Yet, the inscription in the basilica of Deggendorf differs from all former sources. As the date of events it gives 1337. The Jews are purported to have set fire to the town. The body of God was found so that the community of Deggendorf started to build a church.

"Im Jahre des Herrn 1337, am nächsten Tag nach St. Michaels-Tag, wurden die Juden erschlagen, die Stadt zündeten sie an, da wurde Gottes Leichnam gefunden, das sahen Frauen und Männer, da hob man das Gotteshaus zu bauen an."

In the year of the Lord 1337, on the day after Michaelmas, the Jews were slain. They had set fire to the town. Then the body of God was found. This was seen by women and men and the building of the house of God was begun.

The wrong date indicates that this inscription stems from a much later date. The mention of the body of God points to a host desecration.[4]: 223–226 

It must be assumed that the accusation of host desecration had already taken on a life of its own at that time so that further explanations were not needed. Everyone was familiar with the narratives of this legend.[5]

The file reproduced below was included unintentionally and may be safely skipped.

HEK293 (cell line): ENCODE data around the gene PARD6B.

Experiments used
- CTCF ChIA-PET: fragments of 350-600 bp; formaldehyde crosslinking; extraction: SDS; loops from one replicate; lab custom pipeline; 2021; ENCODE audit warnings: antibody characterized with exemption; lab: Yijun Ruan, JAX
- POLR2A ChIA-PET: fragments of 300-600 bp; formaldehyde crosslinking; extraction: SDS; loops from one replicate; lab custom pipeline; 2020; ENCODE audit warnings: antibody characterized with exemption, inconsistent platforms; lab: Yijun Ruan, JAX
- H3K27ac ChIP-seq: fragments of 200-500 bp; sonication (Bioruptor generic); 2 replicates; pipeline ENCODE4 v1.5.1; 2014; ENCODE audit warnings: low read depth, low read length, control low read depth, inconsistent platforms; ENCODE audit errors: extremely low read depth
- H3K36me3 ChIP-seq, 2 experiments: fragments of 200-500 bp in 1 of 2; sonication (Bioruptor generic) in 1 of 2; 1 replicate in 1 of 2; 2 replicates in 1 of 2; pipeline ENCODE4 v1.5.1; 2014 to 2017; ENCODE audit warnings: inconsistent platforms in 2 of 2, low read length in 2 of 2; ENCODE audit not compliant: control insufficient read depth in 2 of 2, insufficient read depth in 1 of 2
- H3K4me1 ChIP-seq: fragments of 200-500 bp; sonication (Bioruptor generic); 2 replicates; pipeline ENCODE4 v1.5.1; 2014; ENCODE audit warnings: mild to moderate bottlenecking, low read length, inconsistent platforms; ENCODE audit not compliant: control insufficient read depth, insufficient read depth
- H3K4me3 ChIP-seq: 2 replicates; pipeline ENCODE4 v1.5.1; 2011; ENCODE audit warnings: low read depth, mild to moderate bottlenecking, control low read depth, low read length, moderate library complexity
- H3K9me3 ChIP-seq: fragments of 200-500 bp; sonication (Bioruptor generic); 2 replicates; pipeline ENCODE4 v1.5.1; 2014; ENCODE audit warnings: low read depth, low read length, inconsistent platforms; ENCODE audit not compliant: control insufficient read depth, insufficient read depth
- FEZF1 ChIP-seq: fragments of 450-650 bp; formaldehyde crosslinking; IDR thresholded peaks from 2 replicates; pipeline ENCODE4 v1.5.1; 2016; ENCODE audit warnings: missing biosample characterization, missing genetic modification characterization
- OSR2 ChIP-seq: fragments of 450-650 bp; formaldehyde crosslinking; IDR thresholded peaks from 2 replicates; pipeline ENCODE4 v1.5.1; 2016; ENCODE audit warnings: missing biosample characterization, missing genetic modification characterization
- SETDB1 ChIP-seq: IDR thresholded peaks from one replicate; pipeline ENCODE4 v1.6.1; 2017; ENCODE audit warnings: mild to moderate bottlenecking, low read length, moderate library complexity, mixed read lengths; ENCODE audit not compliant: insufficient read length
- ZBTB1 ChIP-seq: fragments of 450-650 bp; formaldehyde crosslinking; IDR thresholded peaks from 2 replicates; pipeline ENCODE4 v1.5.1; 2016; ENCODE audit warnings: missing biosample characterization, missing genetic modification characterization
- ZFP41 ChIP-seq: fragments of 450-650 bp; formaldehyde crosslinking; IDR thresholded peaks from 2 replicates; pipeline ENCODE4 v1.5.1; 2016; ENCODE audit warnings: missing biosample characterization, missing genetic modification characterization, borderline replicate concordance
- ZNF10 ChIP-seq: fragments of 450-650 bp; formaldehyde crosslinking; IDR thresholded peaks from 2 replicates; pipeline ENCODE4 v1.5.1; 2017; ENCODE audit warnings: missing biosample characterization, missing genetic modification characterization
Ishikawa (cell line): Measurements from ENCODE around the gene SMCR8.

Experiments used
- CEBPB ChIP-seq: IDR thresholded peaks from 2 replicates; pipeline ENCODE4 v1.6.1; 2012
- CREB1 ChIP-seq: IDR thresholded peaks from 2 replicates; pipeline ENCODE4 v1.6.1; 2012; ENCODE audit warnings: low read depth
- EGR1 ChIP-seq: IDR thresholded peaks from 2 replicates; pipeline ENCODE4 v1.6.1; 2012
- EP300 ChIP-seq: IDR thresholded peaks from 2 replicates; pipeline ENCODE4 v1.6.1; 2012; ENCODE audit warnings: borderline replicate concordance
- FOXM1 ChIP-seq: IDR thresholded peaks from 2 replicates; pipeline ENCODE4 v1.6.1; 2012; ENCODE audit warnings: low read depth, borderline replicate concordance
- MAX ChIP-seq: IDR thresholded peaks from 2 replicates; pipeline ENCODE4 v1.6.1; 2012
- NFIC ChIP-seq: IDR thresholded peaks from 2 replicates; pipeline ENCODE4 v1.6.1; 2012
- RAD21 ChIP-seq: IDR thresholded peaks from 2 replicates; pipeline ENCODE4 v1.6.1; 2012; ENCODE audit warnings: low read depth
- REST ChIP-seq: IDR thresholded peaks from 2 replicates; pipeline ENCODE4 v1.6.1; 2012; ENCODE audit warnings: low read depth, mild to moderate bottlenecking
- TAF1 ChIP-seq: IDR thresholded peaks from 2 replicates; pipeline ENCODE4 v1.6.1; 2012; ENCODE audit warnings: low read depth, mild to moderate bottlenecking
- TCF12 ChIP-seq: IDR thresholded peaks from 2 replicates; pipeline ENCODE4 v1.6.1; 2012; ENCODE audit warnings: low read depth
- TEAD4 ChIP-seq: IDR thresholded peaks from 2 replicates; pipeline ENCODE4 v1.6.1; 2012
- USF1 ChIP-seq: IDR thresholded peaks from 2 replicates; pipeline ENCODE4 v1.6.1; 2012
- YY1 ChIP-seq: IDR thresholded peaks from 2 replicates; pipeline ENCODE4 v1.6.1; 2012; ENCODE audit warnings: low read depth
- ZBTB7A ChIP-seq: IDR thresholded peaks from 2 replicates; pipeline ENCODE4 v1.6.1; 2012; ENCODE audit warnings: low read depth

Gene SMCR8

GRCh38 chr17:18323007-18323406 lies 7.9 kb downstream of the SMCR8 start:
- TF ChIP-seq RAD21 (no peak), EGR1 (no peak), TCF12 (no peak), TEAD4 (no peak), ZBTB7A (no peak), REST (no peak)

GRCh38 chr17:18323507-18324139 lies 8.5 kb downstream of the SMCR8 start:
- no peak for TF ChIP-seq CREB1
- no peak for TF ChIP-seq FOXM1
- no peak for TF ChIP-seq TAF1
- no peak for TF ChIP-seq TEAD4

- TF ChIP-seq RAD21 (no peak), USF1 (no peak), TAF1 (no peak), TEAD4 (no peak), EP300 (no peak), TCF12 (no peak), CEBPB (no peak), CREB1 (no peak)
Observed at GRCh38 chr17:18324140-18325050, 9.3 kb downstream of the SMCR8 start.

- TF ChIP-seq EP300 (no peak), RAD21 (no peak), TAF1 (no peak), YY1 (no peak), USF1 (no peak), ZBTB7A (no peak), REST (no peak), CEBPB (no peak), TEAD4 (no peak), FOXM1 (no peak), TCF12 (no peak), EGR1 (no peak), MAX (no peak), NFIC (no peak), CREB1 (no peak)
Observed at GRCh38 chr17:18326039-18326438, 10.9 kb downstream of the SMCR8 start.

The fully formed legend of the host desecration by the Jews of Deggendorf and about the miracles happening after their "punishment" appears in a composite manuscript in the library of the monastery St Emmeram in Regensburg not before the 15th century. "Das Gedicht von den Deggendorfer Hostien" (The poem of the hosts of Deggendorf) has strictly no credibility at all. Its sudden appearance centuries after the actual events took place makes just one piece of evidence for this. Its content is schematic and clichéd. Stereotypically, Easter Day is given as the date and the accusation of well poisoning is added even though it had never been mentioned before in this context. Details that could be interpreted as specific to Deggendorf are left out. The only name given is that of Hartmann von Degenberg who could not be identified as an actual historical person.[4]: 230–244